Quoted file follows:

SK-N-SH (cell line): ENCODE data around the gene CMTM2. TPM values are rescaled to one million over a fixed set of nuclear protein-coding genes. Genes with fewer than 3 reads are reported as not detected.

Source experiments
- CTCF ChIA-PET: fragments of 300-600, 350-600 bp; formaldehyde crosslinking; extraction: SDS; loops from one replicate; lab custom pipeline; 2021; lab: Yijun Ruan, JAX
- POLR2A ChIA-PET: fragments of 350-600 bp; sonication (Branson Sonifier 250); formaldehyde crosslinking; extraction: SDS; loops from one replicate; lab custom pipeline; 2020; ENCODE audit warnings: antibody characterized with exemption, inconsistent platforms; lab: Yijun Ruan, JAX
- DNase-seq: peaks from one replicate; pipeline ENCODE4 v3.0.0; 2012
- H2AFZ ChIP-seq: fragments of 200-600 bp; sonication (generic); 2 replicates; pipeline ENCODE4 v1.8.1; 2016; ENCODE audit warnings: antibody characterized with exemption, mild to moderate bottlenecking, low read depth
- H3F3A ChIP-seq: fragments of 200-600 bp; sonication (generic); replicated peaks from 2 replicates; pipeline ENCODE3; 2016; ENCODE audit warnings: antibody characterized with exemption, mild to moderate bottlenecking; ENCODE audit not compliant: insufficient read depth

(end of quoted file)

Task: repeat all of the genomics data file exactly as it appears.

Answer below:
SK-N-SH (cell line): ENCODE data around the gene CMTM2. TPM values are rescaled to one million over a fixed set of nuclear protein-coding genes. Genes with fewer than 3 reads are reported as not detected.

Source experiments
- CTCF ChIA-PET: fragments of 300-600, 350-600 bp; formaldehyde crosslinking; extraction: SDS; loops from one replicate; lab custom pipeline; 2021; lab: Yijun Ruan, JAX
- POLR2A ChIA-PET: fragments of 350-600 bp; sonication (Branson Sonifier 250); formaldehyde crosslinking; extraction: SDS; loops from one replicate; lab custom pipeline; 2020; ENCODE audit warnings: antibody characterized with exemption, inconsistent platforms; lab: Yijun Ruan, JAX
- DNase-seq: peaks from one replicate; pipeline ENCODE4 v3.0.0; 2012
- H2AFZ ChIP-seq: fragments of 200-600 bp; sonication (generic); 2 replicates; pipeline ENCODE4 v1.8.1; 2016; ENCODE audit warnings: antibody characterized with exemption, mild to moderate bottlenecking, low read depth
- H3F3A ChIP-seq: fragments of 200-600 bp; sonication (generic); replicated peaks from 2 replicates; pipeline ENCODE3; 2016; ENCODE audit warnings: antibody characterized with exemption, mild to moderate bottlenecking; ENCODE audit not compliant: insufficient read depth